Citizen Progress—Public Executive Meetings

We can speculate that if it were not for a Littleton city charter amendment that voters passed recently, we could only guess as to the reasons why city manager Michael Penny was terminated on June 14.  As it is however, the amendment eliminated the use of city council executive sessions (meetings behind closed doors) except to discuss pending legal matters on a case filed in court.  And so the termination of Michael Penny had to happen at a public city council meeting.

And we know the reasons that city council members stated.

The June 14th meeting of city council was fairly typical.  It was public study session to discuss the abolishment of urban renewal.  Also scheduled was a private meeting to discuss pending legal matters on Burkett v City of Littleton, a case filed in court.

At the opening of the city council meeting the mayor always asks if there are any changes to the agenda.  To everyone’s surprise, this time Doug Clark requested to add an item to the agenda to terminate the employment of the city manager immediately.

We are fairly certain that if it were not for the recent city charter amendment, city council would have met behind closed doors to discuss the firing of Penny.   The law would have allowed Penny to be in the executive session or he could have requested that the council hold their meeting in public.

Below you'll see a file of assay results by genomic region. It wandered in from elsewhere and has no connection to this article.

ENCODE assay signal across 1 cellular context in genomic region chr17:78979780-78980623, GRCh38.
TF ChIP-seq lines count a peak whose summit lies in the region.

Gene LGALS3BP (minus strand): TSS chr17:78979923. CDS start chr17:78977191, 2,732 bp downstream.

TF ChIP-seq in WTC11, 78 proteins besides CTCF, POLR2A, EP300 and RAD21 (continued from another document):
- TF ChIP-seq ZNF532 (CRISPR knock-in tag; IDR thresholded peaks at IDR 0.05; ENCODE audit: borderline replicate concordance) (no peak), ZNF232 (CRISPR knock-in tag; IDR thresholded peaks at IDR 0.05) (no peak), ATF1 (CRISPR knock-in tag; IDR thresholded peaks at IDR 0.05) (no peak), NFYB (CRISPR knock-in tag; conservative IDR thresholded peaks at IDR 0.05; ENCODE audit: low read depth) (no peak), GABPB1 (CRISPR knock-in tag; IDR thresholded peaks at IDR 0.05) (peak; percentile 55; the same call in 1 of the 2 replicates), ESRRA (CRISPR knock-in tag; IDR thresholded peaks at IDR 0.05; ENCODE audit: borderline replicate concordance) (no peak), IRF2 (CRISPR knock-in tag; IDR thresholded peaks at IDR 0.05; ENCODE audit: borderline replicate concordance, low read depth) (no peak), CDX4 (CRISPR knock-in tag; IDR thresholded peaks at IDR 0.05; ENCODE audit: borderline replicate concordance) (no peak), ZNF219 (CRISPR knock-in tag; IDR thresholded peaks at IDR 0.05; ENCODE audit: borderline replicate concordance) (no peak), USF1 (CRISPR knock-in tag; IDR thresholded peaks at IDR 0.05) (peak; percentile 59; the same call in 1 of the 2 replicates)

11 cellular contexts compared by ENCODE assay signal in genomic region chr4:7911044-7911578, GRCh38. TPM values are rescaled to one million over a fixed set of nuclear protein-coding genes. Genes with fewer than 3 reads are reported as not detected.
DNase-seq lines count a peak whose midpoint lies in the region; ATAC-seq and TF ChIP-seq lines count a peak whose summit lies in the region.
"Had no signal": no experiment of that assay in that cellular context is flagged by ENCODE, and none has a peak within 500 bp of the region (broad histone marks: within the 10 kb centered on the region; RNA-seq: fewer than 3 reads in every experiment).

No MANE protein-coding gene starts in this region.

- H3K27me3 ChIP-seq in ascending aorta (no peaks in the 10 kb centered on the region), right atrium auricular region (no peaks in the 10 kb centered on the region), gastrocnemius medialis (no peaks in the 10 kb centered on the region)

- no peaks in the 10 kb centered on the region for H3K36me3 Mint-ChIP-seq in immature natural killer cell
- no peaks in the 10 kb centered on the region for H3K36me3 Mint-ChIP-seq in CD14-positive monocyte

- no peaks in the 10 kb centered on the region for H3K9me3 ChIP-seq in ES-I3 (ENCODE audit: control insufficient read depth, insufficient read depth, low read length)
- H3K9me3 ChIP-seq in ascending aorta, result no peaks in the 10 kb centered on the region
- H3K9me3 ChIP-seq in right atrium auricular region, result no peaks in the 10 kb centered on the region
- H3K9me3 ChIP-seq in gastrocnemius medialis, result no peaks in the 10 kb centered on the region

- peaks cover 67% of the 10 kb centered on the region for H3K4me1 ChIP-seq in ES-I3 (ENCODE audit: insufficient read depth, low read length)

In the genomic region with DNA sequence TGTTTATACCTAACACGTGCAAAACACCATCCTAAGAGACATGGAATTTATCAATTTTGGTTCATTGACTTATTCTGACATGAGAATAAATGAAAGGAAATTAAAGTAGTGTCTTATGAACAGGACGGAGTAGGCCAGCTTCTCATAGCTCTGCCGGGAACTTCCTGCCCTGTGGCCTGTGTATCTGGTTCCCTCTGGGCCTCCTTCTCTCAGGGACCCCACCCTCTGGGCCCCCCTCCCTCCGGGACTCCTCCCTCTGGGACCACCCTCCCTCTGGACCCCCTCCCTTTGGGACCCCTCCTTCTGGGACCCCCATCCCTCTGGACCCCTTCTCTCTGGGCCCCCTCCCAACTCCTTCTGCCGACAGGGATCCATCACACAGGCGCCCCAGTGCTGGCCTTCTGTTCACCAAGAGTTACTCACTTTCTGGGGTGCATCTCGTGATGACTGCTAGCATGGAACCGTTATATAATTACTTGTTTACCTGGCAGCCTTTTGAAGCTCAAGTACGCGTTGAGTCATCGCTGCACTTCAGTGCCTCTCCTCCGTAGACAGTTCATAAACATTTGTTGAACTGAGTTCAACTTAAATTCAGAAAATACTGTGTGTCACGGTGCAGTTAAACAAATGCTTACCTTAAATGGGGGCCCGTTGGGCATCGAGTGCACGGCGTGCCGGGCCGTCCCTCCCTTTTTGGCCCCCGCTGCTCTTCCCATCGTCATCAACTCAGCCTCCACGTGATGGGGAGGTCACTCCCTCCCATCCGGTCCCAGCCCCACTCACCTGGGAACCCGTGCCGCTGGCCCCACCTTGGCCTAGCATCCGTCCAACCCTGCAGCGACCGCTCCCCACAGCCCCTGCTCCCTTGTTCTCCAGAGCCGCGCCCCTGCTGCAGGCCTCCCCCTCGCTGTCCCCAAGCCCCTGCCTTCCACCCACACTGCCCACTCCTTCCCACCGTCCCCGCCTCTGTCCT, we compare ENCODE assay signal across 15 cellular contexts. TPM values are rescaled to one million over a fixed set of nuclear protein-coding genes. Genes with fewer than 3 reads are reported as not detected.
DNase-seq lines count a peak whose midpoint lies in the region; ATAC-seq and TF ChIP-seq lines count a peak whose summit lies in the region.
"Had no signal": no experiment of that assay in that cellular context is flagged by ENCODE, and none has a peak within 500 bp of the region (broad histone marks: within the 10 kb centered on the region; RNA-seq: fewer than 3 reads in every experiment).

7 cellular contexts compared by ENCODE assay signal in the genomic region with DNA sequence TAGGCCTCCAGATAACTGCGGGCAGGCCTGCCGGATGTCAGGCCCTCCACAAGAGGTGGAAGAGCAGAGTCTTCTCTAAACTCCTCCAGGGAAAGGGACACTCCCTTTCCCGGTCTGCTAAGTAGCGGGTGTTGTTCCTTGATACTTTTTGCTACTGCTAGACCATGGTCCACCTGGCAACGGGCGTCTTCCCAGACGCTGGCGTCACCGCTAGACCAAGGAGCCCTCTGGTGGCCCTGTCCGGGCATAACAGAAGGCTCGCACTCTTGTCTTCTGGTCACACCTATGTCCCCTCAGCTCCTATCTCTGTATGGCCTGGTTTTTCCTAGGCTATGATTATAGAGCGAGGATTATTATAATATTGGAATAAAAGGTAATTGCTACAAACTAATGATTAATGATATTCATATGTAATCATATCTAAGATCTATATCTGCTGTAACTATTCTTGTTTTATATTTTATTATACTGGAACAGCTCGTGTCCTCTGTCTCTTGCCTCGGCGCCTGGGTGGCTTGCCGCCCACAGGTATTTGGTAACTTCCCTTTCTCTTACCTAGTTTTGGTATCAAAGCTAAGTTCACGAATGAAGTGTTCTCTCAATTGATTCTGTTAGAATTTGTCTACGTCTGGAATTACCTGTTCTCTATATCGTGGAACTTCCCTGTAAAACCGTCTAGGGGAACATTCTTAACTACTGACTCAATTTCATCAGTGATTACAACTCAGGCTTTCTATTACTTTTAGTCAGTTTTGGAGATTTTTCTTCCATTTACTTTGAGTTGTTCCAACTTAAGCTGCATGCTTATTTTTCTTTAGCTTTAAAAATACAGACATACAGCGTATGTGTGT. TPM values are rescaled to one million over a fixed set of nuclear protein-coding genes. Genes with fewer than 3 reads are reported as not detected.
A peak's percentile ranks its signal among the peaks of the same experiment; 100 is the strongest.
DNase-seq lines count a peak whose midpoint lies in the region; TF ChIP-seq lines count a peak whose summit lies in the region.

Because city council is not allowed to make decisions in an executive session, when they came out to a public meeting, someone would have made a motion to terminate the city manager.  A second would have been made and a vote taken.   The majority wins—no explanations given.

As things were before the amendment, all the public would have known is the result of council’s vote.  If asked, the council would only have been able to say that it is a personnel matter and that they could not respond.

Thanks to the city charter amendment, the public knows the reasoning behind each council member’s vote.  It is in the public record.  There’s no denying why.

Ironically, the two votes opposing Penny’s termination did not provide reasons for their opposition.  Their protest was directed at the other members of council for taking the action to fire.  Unfortunately, the public has no idea what about Penny’s performance made the two opposing votes want to keep him.


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